This essay Mount St. Helen has a total of 673 words and 3 pages.
Mount St. Helen
Mount St. Helen is a volcano located along the Cascade range which is a
volcano chain stretching from Northern California to British Colombia. It now
stands at a height of 8,364 feet above sea level.
Mount St. Helen was on of the smaller eruptions of five major ones in
Washington State. Itís elevation before the eruption was 9,677 feet high.
On March 29, 1980 after a period of one-hundred and twenty-three years
of inactivity a earthquake under the volcano quaked, and seven days later a
pheartic (steam) explosions began.
As magma pushed up from beneath the earthís surface, the north side of
the mountain developed a bulge. Angle and slope-distance measurements
indicating that the bulge was growing at a rate of 1.5 feet per day (Lyn Topinka
Page 2). By May 17 the volcanoís north-side had been pushed upward and
outward 450 feet (Lynn Topinka Page 2).
On May 18,1980 at 8:32 a.m. Pacific daylight time a magnitude 5.1
earthquake shook Mount St. Helen. The bulge on the North side of the mountain
gave way in a gigantic rock slide releasing pressure and triggering a major rock
and pumice eruption . At thirteen hundred feet the peak collapsed and as a result
24 square miles of the valley was filled with rock and debris. From that rock slide
250 square miles of timber, recreation and private lands were demolished from the
lateral blast. For more than nine hours the volcano spit vigorous ash in a large
plume. Eventually the plume reached 12-15 miles above sea level. The plume
went eastward at about sixty miles per hour. By noon the plume of ash had
reached as far as Idaho.
By the 19 the eruption was over. Now the volcanoes elevation is only 8,364 feet
above sea level before the eruption it was 9,677 feet above sea level knock off a
whopping 1,313 feet off of the top of the mountain. Now it has a mile wide
horseshoe shaped crater on the northern side of the mountain.
From the eruption noticeable ash fell in eleven states. The total amount of
ash that fell was .26 cubic miles or enough ash to cover a football field to a depth
of 150 miles(Lyn Topinka Page3). From the landslide 2/3 cubic miles of debris
was deposited in the valley that enough to cover Washington DC fourteen feet
thick.(Lynn Topinka, Page 4)
Mount St. Helen is said to have caused the most damage (Mattox Page 1) a
total of 1.6 billion dollars of damage was caused by the blast from the volcano.
That figure comes from losses due to home and road cleanup, damage to
agriculture, timber, roads, bridges, fisheries, houses, sewer treatment plants, and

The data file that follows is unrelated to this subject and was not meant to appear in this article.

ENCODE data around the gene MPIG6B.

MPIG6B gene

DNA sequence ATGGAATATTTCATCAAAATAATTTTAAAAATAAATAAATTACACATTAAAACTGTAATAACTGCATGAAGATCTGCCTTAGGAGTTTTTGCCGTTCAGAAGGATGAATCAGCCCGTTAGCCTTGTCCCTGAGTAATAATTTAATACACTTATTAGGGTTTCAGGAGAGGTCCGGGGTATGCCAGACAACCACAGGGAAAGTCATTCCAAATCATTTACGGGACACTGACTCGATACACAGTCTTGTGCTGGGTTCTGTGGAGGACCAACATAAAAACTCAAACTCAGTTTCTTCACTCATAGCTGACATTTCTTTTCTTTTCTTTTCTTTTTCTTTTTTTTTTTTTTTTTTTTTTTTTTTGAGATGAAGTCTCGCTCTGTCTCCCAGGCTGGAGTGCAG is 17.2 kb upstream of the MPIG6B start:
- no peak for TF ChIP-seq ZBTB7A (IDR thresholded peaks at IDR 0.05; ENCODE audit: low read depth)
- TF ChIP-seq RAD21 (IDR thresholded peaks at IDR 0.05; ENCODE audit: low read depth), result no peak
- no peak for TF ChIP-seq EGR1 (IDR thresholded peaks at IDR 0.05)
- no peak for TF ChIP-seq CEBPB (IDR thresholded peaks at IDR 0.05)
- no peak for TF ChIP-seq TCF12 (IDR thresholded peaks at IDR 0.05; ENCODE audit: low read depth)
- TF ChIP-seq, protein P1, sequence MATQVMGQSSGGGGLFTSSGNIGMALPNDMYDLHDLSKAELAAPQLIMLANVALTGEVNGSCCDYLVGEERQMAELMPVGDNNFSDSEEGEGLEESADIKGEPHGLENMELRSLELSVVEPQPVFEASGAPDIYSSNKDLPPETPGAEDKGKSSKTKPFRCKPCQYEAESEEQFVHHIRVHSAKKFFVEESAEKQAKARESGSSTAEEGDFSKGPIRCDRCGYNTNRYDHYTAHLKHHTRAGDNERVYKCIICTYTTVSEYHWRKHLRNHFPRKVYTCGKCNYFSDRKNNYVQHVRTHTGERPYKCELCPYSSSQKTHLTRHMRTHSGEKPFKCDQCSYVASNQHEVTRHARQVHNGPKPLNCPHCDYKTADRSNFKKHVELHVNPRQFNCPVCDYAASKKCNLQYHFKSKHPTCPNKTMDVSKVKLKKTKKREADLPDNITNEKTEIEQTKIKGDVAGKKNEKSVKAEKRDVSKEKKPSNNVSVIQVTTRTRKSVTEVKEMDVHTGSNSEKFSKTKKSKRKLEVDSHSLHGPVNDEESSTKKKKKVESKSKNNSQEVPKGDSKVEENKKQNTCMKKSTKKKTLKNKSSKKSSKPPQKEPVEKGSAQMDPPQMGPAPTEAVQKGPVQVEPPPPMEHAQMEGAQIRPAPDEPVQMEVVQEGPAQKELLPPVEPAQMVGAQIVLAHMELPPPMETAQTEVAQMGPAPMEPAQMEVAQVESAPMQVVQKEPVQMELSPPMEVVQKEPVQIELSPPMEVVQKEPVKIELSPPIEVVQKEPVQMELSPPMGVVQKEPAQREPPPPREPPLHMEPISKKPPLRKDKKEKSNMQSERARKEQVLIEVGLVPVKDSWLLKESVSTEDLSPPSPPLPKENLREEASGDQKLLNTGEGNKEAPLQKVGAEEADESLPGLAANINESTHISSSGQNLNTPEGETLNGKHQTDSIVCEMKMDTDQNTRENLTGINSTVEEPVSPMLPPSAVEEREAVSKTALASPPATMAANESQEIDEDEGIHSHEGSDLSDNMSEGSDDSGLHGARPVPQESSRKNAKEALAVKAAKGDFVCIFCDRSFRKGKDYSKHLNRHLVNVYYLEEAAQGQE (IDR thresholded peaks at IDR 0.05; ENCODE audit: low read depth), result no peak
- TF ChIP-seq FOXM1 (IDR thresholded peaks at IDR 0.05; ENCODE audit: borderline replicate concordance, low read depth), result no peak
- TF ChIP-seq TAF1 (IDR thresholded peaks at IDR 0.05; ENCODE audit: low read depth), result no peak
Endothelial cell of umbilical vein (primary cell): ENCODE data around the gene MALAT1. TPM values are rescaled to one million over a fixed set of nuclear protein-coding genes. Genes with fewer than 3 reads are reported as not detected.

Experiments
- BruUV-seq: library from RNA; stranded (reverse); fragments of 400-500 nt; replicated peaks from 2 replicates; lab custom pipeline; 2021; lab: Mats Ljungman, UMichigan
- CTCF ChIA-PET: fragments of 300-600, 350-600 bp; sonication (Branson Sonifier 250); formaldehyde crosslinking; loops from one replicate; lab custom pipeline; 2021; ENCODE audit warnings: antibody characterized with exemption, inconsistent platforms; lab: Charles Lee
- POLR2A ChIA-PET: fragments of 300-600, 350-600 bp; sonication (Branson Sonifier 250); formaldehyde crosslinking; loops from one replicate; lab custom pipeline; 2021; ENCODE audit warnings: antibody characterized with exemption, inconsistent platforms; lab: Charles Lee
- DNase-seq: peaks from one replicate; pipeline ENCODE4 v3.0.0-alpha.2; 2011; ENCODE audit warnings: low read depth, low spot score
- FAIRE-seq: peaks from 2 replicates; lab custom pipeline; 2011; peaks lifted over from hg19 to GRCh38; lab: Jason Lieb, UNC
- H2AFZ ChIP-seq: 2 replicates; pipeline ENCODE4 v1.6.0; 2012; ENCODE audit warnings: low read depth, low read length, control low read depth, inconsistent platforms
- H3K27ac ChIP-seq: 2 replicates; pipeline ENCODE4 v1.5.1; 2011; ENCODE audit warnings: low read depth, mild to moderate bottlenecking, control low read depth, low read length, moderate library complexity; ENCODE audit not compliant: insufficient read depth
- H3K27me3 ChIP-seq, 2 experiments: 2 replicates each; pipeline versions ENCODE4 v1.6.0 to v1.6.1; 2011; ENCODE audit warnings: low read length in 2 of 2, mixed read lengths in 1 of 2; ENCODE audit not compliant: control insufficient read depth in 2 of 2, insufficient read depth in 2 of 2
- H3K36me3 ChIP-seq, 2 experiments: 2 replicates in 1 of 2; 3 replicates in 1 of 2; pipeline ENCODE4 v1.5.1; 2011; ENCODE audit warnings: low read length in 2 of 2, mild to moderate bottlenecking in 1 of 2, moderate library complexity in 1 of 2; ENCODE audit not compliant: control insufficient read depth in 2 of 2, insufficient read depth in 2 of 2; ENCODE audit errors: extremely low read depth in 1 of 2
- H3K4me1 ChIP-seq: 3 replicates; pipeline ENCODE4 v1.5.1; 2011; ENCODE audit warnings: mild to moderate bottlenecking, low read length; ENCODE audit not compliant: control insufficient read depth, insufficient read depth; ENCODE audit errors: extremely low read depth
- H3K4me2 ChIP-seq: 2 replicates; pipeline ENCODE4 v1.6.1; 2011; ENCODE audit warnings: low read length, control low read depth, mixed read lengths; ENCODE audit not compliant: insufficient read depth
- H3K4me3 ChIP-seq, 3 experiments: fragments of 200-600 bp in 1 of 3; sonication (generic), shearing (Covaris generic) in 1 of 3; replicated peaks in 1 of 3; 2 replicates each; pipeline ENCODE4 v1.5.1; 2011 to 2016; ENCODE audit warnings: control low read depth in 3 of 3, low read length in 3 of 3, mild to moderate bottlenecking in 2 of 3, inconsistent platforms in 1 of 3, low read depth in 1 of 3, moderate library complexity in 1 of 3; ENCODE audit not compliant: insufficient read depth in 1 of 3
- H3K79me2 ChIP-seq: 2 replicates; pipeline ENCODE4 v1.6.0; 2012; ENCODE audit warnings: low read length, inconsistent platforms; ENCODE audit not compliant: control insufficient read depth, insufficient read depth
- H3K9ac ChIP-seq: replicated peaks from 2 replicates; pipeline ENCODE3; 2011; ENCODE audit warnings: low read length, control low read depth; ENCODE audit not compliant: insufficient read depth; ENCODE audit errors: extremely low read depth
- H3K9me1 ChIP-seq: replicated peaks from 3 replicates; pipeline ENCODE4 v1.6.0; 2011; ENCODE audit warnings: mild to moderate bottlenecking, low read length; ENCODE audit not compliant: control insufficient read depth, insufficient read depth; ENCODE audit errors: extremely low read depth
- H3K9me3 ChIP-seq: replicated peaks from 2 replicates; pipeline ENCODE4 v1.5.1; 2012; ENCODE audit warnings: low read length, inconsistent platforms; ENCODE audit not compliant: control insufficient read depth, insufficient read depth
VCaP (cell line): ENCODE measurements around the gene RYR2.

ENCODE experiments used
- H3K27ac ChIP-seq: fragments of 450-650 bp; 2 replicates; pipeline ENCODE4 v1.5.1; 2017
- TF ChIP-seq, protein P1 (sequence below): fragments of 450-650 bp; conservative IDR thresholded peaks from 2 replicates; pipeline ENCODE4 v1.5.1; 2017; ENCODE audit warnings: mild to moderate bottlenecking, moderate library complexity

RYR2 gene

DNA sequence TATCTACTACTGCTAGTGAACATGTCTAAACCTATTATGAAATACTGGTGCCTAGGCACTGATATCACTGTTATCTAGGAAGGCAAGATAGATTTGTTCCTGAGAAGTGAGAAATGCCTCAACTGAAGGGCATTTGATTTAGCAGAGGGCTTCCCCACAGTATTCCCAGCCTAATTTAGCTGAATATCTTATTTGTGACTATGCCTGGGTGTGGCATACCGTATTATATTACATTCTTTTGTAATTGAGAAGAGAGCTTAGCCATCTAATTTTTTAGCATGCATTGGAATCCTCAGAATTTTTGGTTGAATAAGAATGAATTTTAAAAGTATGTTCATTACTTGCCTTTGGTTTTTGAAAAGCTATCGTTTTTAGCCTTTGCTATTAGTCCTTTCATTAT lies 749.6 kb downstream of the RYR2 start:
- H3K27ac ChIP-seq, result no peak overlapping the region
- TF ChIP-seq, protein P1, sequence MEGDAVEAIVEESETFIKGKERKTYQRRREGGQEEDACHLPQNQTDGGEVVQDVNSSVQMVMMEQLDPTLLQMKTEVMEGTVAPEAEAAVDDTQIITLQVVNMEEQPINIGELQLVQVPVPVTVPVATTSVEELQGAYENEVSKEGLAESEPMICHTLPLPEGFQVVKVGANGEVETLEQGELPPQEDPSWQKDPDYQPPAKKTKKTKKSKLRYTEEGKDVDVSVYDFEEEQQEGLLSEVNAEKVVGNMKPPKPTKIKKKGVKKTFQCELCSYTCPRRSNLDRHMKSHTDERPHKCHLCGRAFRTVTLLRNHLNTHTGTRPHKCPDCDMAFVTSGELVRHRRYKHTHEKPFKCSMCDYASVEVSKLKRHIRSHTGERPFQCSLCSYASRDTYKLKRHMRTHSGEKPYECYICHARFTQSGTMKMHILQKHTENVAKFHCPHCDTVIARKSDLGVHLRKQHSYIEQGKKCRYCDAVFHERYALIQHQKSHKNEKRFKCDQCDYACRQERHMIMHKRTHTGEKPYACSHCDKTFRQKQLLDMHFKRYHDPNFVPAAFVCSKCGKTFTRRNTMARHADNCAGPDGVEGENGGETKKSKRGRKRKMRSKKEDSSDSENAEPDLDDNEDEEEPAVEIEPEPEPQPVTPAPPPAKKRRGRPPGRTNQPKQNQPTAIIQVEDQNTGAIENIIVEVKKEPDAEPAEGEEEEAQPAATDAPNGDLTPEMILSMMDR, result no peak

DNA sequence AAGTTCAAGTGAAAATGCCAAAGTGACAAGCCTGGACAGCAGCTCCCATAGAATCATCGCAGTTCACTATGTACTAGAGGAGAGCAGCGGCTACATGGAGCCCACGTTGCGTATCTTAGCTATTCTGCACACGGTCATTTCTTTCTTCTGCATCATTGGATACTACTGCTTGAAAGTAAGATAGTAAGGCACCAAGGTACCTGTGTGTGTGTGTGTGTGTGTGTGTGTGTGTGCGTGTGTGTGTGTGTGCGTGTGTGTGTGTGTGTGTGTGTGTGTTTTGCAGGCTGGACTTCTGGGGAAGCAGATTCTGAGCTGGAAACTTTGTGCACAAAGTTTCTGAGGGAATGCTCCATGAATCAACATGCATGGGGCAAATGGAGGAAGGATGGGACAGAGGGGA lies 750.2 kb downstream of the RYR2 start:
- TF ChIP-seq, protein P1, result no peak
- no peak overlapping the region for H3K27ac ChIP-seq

the dredging of rivers.(MattoxPage1). 57 people were killed or still missing
(Topinka Page1) More than 100,000 acres of were demolished by the blast of that
100,000 acres include 41,000 acres of national forest,(Scooner Page1) also over
four billion feet of usable timber became unusable thatís enough lumber to build
150,000 homes.(Topinka Page3) Nearly 135 miles of river channels were effected
by the volcano and more than 185 miles of roads and over 200 homes were
destroyed. (Topinka Page 5)
Now over 9.5 million tree seedlings have been planted to replace the ones
destroyed by the blast and of those 70 percent of those have survived(Scooner
Page 1)some already growing twenty feet high(ScoonerPage1). The fish and
wildlife have received considerable attention since the eruption. The heavily
hunted Elk have shown that the restrictions after the eruption have helped the
repopulating of them returning to the pre-eruption population within five years.
Also the Samon and trout have returned to there population since the eruption.
Stream temperatures have exceeded there legal threshold population in most years
since the eruption. (Sconner Page 1)
Now the United States Geological Survey has established both a continuos
twenty-four hour and periodic monitoring programs to study and predict future
eruptions Mount St. Helen. (Lyn Topinka). They also setup a seismic station near
the dome of the mountain. The University of Washington State in conjunction
with the US Geological Survey now monitor it.
Topics Related to Mount St. Helen
Volcanology, Plate tectonics, Gifford Pinchot National Forest, Types of volcanic eruptions, Volcano, Mount St. Helens, Eruption of Mount St. Helens